The Emotional Baggage Follow-Up Series: A Tale of Two Mental Health Strikes


Did psychiatrists collectively do the right thing in these situations…?

protest strike

Dasha Yurk/AdobeStock


Back just about a year ago, on January 10, 2022, our column wondering “Should Medical Doctors Ever Go on Strike in the United States?” focused on a recent and lengthy strike of physicians in New Delhi hospitals in India, who were protesting about the understaffing related to the Omicron COVID-19 variant. Thousands of such strikers were detained by the police before promises by the government ended the strike at the end of December 2021.

Trying to act like a real reporter, I contacted a psychiatrist colleague in India, who conveyed to me that strikes by physicians are illegal in India and used only as a last resort. Despite periodic overwhelming needs in hospitals in the United States over the pandemic time, often exacerbated by inadequate administrative preparation and responsiveness, there were no strikes. Seemingly, that would be illegal.

As it turned out, perhaps the physician strike in India foreshadowed a mental health worker strike at Kaiser Northern California, as we covered in our August 26, 2022, column, “As the Strike of Mental Health Workers Goes On, What Will the Rest of Us Do?” Psychiatrists at Kaiser did not participate.

Finally, near the end of October, about 2000 mental health workers ended the 10-week Kaiser strike. The new contract provided 2 hours of additional time to respond to patient-related requests, a commitment to hire more therapists, and more time for the initial evaluation of children, all which should improve quality of care. A modest pay increase was included.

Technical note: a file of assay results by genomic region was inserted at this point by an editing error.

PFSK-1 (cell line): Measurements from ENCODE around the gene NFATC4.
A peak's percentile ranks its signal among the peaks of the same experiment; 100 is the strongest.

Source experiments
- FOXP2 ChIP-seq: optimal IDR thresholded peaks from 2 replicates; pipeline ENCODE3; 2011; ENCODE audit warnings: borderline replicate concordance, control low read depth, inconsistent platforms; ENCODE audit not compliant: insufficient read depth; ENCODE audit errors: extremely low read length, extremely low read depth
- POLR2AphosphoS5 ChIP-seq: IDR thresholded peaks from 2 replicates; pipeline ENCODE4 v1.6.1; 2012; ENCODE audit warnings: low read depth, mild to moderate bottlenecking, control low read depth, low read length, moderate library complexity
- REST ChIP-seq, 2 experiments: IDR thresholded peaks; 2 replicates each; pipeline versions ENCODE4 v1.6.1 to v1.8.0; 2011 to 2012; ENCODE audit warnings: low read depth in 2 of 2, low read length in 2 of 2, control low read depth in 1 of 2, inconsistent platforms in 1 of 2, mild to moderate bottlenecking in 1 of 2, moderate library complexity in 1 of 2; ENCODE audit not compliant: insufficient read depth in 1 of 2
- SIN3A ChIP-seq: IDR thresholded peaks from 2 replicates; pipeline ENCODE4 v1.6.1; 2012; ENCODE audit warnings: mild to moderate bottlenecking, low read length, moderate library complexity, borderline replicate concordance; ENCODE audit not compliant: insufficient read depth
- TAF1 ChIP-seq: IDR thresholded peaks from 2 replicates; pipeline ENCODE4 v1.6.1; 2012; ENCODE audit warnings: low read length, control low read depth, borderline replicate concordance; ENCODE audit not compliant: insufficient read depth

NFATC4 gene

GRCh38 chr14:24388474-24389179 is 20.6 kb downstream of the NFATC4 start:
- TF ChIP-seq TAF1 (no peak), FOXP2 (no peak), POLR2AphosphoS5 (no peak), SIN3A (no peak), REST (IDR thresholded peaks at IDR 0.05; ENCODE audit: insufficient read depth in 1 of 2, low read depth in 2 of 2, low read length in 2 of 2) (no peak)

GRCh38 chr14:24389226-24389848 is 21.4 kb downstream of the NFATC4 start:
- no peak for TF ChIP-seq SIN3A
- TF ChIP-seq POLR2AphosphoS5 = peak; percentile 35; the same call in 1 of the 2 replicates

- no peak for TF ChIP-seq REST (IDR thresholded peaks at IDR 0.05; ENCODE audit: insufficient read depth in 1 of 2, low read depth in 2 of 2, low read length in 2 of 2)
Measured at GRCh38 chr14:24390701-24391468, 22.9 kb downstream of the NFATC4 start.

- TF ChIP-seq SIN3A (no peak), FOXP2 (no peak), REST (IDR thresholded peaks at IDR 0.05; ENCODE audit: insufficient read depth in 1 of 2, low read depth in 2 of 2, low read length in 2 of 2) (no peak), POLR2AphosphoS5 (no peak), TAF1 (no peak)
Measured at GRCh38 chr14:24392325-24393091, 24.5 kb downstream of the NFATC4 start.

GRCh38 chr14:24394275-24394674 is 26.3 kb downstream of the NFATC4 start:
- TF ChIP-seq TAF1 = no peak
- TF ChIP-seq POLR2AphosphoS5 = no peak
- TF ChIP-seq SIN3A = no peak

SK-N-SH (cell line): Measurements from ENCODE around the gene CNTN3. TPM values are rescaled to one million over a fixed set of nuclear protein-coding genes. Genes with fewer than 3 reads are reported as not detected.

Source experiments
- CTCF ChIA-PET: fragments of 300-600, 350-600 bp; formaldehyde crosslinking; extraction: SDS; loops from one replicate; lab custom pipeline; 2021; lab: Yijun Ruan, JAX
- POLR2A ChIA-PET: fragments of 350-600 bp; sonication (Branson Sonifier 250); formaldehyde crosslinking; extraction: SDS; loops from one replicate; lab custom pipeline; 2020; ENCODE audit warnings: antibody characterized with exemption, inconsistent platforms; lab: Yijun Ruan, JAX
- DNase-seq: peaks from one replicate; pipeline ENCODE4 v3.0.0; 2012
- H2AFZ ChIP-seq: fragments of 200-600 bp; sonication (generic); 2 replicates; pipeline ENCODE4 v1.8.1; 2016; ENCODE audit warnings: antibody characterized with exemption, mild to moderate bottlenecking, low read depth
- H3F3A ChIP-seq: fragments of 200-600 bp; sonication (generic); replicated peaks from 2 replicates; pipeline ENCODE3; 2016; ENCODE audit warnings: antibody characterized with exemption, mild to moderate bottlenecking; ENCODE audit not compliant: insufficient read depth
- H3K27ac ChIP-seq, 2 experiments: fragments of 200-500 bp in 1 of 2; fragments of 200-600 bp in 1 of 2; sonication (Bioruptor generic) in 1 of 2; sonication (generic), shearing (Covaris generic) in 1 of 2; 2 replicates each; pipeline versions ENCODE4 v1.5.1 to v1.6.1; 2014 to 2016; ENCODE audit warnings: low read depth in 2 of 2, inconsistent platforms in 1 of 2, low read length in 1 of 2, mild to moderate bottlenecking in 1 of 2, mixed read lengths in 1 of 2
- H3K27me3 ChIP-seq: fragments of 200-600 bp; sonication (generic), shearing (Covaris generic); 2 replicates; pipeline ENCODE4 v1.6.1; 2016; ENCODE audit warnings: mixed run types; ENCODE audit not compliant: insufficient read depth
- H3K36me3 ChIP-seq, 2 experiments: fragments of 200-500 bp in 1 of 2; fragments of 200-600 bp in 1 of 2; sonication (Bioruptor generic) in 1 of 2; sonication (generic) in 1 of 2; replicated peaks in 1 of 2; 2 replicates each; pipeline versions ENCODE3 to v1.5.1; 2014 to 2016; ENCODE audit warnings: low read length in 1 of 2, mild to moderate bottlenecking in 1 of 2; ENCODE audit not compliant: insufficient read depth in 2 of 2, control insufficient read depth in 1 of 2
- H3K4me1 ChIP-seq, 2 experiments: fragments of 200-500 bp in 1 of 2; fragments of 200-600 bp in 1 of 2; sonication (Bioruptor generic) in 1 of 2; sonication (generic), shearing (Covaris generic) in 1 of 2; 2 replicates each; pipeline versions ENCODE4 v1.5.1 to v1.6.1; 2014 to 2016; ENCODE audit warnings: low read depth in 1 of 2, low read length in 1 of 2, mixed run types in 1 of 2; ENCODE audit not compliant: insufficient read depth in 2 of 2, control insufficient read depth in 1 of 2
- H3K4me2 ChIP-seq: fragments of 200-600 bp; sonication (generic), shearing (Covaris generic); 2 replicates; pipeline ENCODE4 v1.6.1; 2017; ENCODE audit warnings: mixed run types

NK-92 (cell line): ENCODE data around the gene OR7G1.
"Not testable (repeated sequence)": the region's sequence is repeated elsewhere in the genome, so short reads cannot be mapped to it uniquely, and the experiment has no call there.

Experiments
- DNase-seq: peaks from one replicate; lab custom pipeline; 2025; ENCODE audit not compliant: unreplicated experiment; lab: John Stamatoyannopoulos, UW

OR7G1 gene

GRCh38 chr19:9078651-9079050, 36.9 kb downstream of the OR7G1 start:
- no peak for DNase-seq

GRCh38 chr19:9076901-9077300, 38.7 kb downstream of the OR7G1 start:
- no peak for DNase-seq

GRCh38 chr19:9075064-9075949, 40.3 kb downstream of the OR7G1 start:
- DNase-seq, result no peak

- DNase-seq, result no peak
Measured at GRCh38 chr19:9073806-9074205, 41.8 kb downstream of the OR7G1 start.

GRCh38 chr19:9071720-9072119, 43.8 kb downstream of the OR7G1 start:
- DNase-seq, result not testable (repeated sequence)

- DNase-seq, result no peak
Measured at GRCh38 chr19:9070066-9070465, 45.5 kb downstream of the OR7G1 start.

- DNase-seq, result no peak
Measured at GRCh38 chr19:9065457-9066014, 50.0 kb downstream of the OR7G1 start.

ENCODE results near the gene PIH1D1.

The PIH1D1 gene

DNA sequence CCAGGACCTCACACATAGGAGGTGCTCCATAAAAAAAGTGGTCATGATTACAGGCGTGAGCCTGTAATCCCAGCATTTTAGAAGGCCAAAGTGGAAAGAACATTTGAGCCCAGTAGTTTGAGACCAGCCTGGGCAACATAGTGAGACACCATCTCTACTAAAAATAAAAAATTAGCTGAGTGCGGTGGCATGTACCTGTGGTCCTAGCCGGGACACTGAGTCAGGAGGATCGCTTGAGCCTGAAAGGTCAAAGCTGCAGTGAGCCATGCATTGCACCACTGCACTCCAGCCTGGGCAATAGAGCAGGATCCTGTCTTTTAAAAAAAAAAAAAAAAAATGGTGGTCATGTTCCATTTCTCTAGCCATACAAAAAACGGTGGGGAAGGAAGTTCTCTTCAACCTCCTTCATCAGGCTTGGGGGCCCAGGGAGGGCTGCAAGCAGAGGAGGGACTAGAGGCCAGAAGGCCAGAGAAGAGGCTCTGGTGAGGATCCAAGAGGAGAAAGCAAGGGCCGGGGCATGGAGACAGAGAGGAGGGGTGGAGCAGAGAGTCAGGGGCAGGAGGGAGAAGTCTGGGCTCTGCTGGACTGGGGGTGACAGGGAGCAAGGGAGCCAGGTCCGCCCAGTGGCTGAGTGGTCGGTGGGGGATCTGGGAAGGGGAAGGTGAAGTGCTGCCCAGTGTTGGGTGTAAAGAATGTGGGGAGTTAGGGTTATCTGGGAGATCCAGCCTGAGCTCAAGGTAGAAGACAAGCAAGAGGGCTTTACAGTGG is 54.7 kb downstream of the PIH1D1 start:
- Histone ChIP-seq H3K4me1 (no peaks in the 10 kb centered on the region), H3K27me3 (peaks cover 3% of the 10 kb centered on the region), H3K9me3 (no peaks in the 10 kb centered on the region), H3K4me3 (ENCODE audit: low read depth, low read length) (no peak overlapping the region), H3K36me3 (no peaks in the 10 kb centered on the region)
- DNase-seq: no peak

A different, much briefer mini strike was covered in our August 2, 2022, column “The Wizard of Oz and the Walk-Off of the Medical Students” at the University of Michigan on July 24th. During the white coat ceremony of new medical students, a large number stood and left in protest of the keynote speaker for her “pro-life” stance on abortion. Finding out what happened afterwards was difficult, although a psychiatrist on the faculty who I contacted, and who was not involved, told me that it seemed like the issue just subsided gradually.

Given the absence of psychiatrist involvement in both of these administrative conflicts, the question that I am left with is whether we collectively did the right thing.

What, if any, emotional baggage is left over from psychiatrists standing on the sidelines like innocent bystanders when colleagues and patient care seems to be compromised, apparently unnecessarily? Fear? Guilt? Relief? Satisfaction?

What do you think?

Dr Moffic is an award-winning psychiatrist who has specialized in the cultural and ethical aspects of psychiatry. A prolific writer and speaker, he received the one-time designation of Hero of Public Psychiatry from the Assembly of the American Psychiatric Association in 2002. He is an advocate for mental health issues related to climate instability, burnout, Islamophobia, and anti-Semitism for a better world. He serves on the Editorial Board of Psychiatric Times™.

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